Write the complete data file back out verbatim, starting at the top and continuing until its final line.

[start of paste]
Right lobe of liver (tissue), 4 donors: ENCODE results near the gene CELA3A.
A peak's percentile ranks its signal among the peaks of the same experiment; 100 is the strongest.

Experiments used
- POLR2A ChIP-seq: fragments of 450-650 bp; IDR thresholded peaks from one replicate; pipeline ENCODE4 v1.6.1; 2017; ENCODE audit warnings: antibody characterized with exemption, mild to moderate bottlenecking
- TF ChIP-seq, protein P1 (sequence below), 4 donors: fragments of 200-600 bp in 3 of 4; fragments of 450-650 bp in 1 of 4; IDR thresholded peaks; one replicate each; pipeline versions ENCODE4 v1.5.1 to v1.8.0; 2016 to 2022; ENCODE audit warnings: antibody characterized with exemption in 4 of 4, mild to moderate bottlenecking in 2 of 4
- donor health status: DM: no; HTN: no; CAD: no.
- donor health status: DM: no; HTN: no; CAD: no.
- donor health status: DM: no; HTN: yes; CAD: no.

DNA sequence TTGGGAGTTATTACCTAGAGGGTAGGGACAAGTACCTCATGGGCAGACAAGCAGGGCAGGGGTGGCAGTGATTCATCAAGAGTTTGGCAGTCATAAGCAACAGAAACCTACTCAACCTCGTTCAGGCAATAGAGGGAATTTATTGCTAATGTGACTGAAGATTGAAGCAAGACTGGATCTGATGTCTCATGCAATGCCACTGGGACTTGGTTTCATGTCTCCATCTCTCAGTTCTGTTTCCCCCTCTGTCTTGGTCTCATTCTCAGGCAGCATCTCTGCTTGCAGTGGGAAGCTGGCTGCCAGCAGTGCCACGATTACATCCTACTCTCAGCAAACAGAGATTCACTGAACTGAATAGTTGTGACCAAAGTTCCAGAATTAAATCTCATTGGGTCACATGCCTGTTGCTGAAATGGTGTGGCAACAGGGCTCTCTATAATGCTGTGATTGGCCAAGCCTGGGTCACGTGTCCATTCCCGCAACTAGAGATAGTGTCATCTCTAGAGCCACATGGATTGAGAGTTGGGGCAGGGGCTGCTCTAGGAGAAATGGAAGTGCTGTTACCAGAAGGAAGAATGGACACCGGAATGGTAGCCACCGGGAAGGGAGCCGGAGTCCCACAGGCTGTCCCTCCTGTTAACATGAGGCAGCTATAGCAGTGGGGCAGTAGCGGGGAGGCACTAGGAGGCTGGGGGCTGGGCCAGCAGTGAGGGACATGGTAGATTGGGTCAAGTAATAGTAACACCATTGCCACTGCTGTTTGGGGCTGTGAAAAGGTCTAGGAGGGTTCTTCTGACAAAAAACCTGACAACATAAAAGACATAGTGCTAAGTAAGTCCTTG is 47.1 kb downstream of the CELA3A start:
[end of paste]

Right lobe of liver (tissue), 4 donors: ENCODE results near the gene CELA3A.
A peak's percentile ranks its signal among the peaks of the same experiment; 100 is the strongest.

Experiments used
- POLR2A ChIP-seq: fragments of 450-650 bp; IDR thresholded peaks from one replicate; pipeline ENCODE4 v1.6.1; 2017; ENCODE audit warnings: antibody characterized with exemption, mild to moderate bottlenecking
- TF ChIP-seq, protein P1 (sequence below), 4 donors: fragments of 200-600 bp in 3 of 4; fragments of 450-650 bp in 1 of 4; IDR thresholded peaks; one replicate each; pipeline versions ENCODE4 v1.5.1 to v1.8.0; 2016 to 2022; ENCODE audit warnings: antibody characterized with exemption in 4 of 4, mild to moderate bottlenecking in 2 of 4
- donor health status: DM: no; HTN: no; CAD: no.
- donor health status: DM: no; HTN: no; CAD: no.
- donor health status: DM: no; HTN: yes; CAD: no.

DNA sequence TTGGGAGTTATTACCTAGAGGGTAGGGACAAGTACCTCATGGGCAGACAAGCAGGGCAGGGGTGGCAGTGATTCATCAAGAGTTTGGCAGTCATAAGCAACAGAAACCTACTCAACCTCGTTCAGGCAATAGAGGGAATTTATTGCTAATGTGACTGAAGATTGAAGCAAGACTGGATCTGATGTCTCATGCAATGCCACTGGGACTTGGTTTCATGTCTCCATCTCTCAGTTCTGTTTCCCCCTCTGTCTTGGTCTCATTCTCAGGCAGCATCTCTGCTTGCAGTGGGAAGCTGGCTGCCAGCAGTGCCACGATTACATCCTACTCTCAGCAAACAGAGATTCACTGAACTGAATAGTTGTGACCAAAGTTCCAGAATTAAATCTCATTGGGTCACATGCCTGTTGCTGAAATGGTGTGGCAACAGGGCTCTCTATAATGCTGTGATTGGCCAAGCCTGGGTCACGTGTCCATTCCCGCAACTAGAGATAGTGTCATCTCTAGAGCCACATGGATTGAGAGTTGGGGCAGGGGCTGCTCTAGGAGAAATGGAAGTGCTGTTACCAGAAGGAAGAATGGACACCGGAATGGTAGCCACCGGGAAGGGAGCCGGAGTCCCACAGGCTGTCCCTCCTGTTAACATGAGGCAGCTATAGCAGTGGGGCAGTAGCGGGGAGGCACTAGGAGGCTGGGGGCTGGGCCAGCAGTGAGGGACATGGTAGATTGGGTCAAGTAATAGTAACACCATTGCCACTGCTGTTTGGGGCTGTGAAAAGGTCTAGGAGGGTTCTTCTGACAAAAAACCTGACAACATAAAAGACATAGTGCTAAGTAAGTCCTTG is 47.1 kb downstream of the CELA3A start: